That's why N/O level undergrads now drive mercedes, goes for golf while their businesses are handled by their employees. And people like us sit in office and earn less then what they do.

    Looking back at education I can only say they've given a brief outline to life. Common knowledge or common sense.

    How much is being used in work? To me JC was an extra step to tertiary education. 10 years of English, Science, Maths etc etc. And another 2 years of specialisation?? When you specialise, is the time you go into tertiary education. And when you work, what you study in poly/uni. About 30% of it comes to real life with you. Other then that. I think I've already forgotton most about what I've studied since secondary school.

    I can say studying up till secondary and then heading for Poly is good for me. Provided you know what you want to specialise in. Getting a degree is never a problem for diploma grads. Ask me

    I'm also taking part-time degree now. Finishing soon also.

  6. #6
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    Default

    Originally posted by jasonpgc
    Education let you know that there is nothing really great about being highly educated

    If you never go to U, you'll never know what is so great about U education. Like me I've being there, I know there is nothing great about U education. A decent skill in Electronic designing and software programming worth thousand times more that a Degree cert. But if I never being there, how would I be convince in the 1st place
    Well Said ...

    its about learning how to work wif people, accepting responsibilities, learning fast ...etc...an environment that a school or Uni strives to provide that will help us when we graduate and work next time.
    You can do all that in the work force ... you don't need a uni environment to teach you that.

  7. #7
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    I will say that education is critical to develop the level of thinking ... for those who manage to be rich with a 'O' Levels or none at all did it because they are street wise and have all the luck ...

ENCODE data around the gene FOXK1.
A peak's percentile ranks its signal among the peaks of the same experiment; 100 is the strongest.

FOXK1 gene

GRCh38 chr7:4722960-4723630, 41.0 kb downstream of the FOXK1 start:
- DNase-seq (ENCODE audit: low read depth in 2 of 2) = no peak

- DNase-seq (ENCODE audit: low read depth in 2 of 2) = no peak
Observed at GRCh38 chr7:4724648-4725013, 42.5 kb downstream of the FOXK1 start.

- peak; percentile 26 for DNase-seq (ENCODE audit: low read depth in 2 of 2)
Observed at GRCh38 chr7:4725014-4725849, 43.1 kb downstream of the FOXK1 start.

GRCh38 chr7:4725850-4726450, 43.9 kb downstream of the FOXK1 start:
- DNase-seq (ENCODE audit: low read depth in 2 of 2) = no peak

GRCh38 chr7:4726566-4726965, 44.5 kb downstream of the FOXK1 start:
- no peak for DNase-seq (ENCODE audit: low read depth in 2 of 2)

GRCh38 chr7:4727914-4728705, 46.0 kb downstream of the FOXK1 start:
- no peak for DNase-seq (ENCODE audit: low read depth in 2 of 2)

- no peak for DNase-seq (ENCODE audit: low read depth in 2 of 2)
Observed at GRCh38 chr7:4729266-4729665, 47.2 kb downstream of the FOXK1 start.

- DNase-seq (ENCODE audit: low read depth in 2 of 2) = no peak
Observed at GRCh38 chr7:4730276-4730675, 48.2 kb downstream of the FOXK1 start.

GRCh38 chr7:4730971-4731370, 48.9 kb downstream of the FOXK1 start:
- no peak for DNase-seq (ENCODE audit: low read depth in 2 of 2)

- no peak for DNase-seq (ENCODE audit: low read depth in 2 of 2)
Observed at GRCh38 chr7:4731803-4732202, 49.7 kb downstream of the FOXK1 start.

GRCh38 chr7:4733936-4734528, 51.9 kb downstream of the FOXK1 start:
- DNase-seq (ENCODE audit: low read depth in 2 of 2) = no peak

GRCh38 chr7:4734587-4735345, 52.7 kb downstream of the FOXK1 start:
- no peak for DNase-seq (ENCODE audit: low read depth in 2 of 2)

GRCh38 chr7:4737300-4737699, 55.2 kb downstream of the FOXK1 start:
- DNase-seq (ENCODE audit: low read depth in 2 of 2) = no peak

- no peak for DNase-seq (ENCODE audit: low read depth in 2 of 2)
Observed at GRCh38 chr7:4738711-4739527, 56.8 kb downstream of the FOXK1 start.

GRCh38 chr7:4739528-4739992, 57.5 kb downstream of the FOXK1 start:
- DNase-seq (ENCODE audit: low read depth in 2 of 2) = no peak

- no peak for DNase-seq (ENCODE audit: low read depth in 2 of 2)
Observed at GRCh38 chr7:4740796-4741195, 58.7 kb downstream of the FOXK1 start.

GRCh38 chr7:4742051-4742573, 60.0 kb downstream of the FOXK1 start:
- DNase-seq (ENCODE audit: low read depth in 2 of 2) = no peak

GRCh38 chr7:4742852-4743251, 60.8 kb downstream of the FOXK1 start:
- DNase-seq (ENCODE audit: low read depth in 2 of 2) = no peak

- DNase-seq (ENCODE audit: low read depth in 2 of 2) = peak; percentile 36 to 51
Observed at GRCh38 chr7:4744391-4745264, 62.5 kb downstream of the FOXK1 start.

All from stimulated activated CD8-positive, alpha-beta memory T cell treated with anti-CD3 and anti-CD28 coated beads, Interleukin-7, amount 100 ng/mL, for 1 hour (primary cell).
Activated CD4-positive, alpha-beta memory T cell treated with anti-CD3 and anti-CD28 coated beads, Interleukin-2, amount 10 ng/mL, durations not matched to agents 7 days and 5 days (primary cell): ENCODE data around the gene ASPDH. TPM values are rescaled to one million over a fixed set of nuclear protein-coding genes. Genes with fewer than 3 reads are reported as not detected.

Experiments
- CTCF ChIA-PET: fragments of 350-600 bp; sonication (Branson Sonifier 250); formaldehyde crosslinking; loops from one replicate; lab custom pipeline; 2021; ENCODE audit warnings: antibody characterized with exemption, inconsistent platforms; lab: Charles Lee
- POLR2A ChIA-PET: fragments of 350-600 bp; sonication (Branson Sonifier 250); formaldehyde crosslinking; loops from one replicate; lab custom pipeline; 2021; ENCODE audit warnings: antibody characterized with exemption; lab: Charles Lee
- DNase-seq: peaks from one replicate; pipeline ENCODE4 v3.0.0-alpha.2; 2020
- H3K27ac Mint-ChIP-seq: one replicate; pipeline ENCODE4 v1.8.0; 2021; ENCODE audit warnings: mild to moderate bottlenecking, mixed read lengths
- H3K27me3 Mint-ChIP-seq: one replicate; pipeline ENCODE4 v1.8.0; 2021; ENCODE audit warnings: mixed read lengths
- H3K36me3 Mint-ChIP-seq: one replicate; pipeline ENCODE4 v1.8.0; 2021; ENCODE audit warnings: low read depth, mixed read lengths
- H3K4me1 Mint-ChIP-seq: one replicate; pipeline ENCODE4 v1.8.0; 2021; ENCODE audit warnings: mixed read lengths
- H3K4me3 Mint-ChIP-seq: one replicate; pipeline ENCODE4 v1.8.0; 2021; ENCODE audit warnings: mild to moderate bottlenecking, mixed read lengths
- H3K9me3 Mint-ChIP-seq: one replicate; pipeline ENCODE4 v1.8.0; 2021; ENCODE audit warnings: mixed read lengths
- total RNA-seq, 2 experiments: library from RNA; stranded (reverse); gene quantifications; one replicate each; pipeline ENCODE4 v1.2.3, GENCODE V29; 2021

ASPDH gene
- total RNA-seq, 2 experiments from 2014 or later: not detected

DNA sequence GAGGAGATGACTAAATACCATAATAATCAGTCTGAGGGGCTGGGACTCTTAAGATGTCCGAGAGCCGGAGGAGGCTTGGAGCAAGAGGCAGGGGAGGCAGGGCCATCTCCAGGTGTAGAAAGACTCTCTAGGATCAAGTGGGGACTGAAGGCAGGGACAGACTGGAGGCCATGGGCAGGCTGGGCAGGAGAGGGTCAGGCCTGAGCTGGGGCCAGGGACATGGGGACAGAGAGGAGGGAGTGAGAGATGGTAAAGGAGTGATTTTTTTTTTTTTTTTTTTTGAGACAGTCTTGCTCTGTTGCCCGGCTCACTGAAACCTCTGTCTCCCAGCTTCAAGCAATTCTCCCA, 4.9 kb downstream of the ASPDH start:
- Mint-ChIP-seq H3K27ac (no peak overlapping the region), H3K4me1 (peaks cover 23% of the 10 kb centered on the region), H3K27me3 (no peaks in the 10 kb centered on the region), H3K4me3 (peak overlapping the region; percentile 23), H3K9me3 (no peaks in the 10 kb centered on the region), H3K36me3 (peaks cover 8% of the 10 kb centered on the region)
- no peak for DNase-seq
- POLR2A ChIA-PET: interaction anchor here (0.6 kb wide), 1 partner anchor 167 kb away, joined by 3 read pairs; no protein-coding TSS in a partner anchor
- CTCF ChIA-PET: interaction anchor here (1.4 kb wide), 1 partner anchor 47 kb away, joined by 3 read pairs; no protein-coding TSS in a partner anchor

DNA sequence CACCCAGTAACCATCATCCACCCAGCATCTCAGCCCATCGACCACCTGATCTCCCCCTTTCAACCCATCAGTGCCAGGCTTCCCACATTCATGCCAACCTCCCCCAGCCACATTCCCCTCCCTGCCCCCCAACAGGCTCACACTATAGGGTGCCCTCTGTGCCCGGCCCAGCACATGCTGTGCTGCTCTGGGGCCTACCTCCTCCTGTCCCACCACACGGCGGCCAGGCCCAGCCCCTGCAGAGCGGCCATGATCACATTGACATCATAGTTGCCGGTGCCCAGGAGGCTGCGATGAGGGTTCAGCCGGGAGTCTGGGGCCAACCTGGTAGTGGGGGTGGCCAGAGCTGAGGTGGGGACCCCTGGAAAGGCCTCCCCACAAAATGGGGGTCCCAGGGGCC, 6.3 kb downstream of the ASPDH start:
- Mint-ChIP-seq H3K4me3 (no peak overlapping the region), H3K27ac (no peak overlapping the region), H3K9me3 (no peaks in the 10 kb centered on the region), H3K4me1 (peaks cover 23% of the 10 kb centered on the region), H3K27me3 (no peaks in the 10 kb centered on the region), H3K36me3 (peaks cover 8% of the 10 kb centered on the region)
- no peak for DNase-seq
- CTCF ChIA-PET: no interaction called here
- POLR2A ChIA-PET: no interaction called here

imagine what you can achieve if you have a degree, you are street wise and all the luck ...

    I believe you have to be born ... an excellent entrepreneur or leader ... anything else doesn't help.

  8. #8

    Default

    One has to look at education as nothing more than training of the mind, no matter at what level of education. After that, its all down to one's ability to adapt to situations for solving problems. Education qualifiaction definitely does not have any bearing on actual work capabilities... I have first class honours degree engineers under me who are absolutely hopeless at solving practical industrial engineering problems and have to turn to the workers on the shop floor for advice on the fundamentals!

    To a certain extend, the route of getting into good JCs and then into the Uni is not always the best in terms of understanding practical issues! More practical-orientated course structures (such as Poly-grads) are of more value to the industry and also to the individual themselves in terms of actual useful knowledge and practical know-how.

    Just my 2 cents worth...

  9. #9
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    I value my education very much as it is an opportunity for a guy like me from a very poor family to attain much in life. It is sort of like My Singapore Journey akin to Colin Powell's My American Journey

    Honestly, without a proper education, I would not be where I am now enjoying the benefits of life. Another is reason in my line of work, paper qualification is important.

    Having said that, education is suppose to make the person a better person, not necessarily richer or wealthier. It makes a world of difference to be rich and well behaved as opposed to those who are rich but behave badly.

    I think there is the correct emphasis to place value on education, as it is the tool to allow people who are from disadvantaged background to rise up the social ladder.

    But it is equally important not to put too much empahsis on education and make it an end all and be all. I think we have to come to an understanding that those who are not educationally gifted too are human beings, and deserves our respect no matter what education level they have managed to attain.

    Finally the amount of money one makes to me, makes no difference. I don't think there is a co-relation between education and money unless u are looking from the angle of Govt Scholars. But then again, u can be a not so educated entreprenuer but u still earn more than a Minister!

  10. #10

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    Originally posted by espn
    I can say studying up till secondary and then heading for Poly is good for me. Provided you know what you want to specialise in. Getting a degree is never a problem for diploma grads. Ask me

    I'm also taking part-time degree now. Finishing soon also.
    I can vouch for that too... not just the basic degree... can even go all the way... doctoral and post-doctoral as well!

  11. #11

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    Just wanna add that for every cert-less person that makes it big, there are probably 10000 cert-less people trying very hard to make ends meet.